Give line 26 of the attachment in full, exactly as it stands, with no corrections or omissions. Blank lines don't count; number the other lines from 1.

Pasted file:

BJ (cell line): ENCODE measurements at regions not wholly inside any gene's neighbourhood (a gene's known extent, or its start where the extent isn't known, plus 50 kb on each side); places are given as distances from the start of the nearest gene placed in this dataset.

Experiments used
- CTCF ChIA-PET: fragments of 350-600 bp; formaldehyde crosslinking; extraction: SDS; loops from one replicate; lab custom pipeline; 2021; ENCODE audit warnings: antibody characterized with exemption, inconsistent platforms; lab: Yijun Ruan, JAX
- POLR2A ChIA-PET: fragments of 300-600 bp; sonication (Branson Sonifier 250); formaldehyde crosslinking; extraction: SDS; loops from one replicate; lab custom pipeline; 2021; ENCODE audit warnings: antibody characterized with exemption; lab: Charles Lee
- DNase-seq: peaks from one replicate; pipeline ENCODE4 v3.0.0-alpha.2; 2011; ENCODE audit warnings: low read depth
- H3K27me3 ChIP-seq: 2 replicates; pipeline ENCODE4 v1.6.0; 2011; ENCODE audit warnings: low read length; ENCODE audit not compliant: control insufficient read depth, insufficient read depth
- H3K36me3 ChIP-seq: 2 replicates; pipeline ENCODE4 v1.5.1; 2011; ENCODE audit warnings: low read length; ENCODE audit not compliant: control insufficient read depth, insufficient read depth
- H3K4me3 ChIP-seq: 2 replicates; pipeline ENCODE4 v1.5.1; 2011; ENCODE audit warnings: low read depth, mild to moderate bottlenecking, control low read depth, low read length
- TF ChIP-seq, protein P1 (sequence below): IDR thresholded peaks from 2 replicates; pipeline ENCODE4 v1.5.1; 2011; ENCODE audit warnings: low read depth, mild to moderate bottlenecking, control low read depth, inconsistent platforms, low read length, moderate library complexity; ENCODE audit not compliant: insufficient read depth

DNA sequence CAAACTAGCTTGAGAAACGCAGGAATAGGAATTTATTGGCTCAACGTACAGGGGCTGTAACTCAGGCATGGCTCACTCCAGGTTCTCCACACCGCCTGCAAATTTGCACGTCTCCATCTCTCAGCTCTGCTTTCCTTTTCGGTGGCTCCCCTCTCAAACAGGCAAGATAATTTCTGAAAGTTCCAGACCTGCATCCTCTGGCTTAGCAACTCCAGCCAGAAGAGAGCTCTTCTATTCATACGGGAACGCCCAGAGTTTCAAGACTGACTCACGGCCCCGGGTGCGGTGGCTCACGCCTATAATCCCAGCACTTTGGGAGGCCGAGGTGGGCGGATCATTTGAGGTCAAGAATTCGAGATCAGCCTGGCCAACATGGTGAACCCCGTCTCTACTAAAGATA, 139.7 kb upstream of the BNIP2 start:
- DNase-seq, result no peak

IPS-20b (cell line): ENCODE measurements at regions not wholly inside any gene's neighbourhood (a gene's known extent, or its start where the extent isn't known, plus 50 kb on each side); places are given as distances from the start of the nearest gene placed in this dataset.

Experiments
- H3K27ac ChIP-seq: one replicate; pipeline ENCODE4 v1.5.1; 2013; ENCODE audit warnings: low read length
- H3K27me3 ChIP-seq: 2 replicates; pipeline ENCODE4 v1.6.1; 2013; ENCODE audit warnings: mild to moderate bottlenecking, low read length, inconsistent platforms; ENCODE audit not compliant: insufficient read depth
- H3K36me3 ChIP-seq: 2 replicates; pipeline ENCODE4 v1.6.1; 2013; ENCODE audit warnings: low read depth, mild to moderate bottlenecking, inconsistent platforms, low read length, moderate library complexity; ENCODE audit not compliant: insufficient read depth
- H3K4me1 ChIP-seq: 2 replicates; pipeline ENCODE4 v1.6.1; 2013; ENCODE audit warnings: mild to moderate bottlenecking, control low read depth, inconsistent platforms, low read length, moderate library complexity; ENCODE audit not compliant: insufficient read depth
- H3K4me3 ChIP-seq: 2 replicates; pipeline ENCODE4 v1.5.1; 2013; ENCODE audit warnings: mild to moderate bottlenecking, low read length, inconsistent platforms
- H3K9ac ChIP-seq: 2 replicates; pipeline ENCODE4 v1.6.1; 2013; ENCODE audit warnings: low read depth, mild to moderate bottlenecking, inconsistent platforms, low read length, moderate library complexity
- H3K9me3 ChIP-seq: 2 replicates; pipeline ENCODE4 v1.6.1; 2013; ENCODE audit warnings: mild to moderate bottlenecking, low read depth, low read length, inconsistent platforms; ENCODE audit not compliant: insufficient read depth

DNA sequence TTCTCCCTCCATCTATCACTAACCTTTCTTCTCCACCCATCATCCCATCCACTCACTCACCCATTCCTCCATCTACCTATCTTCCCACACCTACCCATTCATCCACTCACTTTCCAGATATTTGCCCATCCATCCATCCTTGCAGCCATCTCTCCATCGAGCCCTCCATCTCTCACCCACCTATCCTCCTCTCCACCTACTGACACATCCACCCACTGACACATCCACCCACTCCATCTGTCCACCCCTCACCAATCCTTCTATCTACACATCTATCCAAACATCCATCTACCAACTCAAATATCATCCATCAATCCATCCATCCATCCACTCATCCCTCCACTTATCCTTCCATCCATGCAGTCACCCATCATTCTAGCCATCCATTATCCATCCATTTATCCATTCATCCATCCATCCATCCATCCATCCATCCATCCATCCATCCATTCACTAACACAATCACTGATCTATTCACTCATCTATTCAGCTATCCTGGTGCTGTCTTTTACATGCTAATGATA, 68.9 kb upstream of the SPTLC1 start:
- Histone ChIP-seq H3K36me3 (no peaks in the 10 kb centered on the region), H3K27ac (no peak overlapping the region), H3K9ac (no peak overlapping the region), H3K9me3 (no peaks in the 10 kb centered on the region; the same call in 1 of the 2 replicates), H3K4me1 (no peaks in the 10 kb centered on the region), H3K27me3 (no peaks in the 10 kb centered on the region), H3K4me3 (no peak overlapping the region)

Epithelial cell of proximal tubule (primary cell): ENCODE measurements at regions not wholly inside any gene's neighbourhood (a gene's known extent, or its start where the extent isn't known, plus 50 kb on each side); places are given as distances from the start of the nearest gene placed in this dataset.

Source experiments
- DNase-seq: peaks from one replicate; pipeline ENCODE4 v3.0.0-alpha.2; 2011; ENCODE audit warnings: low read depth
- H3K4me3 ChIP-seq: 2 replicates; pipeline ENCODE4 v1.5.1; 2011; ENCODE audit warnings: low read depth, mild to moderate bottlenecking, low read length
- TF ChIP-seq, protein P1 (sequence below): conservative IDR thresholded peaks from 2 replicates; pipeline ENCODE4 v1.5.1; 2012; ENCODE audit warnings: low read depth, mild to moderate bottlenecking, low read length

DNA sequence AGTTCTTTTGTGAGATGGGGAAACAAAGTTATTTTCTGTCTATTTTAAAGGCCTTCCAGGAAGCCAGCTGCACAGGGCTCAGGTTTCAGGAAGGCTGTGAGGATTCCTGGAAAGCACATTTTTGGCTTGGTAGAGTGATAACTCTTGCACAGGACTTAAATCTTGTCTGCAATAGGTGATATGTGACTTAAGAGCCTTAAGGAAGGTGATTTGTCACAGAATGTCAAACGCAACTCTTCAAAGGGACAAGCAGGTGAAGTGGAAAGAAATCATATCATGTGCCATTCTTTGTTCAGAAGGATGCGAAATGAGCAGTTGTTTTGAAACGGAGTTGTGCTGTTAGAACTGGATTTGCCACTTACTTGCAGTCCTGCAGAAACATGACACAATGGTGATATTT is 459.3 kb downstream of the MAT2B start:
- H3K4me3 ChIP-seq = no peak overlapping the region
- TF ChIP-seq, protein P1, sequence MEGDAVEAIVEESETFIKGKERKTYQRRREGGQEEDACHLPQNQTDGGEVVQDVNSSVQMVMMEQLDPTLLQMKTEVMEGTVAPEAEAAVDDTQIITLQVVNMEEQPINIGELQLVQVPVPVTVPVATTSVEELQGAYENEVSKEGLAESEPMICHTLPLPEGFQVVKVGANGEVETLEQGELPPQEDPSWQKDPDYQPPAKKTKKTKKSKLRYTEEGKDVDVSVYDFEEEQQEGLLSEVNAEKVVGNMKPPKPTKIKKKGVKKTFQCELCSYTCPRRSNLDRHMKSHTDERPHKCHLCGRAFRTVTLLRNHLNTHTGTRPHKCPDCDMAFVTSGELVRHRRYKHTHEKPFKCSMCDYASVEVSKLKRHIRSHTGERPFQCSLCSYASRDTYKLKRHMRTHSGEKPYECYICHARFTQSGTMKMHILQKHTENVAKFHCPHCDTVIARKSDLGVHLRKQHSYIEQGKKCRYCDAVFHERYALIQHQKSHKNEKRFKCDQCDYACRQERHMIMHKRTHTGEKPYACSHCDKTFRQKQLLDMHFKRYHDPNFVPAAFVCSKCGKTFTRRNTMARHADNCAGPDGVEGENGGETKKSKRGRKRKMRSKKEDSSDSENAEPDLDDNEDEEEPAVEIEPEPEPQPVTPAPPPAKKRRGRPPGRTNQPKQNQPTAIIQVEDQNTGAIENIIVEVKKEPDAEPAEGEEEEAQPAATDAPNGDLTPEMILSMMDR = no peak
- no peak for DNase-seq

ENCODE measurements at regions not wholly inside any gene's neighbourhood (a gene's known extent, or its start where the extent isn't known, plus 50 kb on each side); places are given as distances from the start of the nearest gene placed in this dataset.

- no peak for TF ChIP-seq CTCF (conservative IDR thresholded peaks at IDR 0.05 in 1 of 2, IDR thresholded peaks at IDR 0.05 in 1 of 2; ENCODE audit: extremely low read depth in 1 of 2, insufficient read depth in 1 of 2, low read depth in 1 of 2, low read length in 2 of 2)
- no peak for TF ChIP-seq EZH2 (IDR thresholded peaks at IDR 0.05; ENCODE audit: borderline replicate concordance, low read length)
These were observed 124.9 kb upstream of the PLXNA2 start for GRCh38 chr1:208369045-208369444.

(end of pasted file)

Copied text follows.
- H3K4me3 ChIP-seq: 2 replicates; pipeline ENCODE4 v1.5.1; 2011; ENCODE audit warnings: low read depth, mild to moderate bottlenecking, low read length